Alice Festival of Light coming out of the dark

p2327-light-show-1EXCLUSIVE by ERWIN CHLANDA

 

A Sydney company which provides light projections on large objects is tight-lipped about a “new event” in Alice Springs, planned, apparently, to be staged every September for four years.

 

The most senior Arrernte custodian in the town, Doris Stuart, is against the show, apparently named Festival of Light, which she understands will consist of projecting light onto a hillside.

 

And clearly there is more trouble brewing: The Alice Springs News Online received this text: “A young Warlpiri woman got the job of liaison with the Arrernte people about this show. Jacinta Price.” The anonymous message is obviously a stir.

 

Jacinta Price is the daughter of Bess Price, a front bencher in the CLP Government. Jacinta Price is a member of the Alice Springs Town Council and a performance entrepreneur and TV producer in her own right.

 

Jacinta Price says she has spoken to numerous traditional owners who are “excited and happy about the festival and the recognition of all the dreamings”. However, there are limits about how much she can say about the MacDonnell Ranges close to the Desert Park, the focal point of the festival.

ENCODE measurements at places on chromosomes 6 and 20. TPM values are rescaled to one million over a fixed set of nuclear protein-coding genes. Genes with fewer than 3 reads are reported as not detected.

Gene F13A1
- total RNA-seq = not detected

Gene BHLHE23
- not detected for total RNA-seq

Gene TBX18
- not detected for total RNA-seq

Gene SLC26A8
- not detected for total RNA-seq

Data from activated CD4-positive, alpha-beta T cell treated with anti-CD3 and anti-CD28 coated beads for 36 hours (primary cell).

Mrs Stuart says the entire range between The Gap and Mount Gillen is sacred, as the scene where in the Dreamtime a wild dog was involved in an extended battle with an interloper from the west, or in some versions, from the south-east.

 

“It’s a men’s story,” says Ms Price.

 

Mrs Stuart says she was visited by the organisers two or three times but was given no clear picture of what is intended: “I could not understand what they were doing,” she said. “No-one was upfront.”

 

p2278-Jacinta-Price-4But Ms Price (pictured) says it will be a “festival for the young people, for everybody born or growing up in this town”.

 

She says black or white, the senior law man and famous artist, the late Wenten Rubuntja, “called them all Yipirinya kids. The event will be in this spirit.”

 

The festival will put Alice Springs back on the map: “Uluru is getting all the attention right now,” she says. “This will boost our tourism industry and give the Arrernte people and young people a new sense of pride.”

 

Nothing of that scale has happened since the Yeperenye Festival in 2001 to mark the Centenary of Federation (photo at bottom, courtesy STEVE STRIKE, Outback Photographics).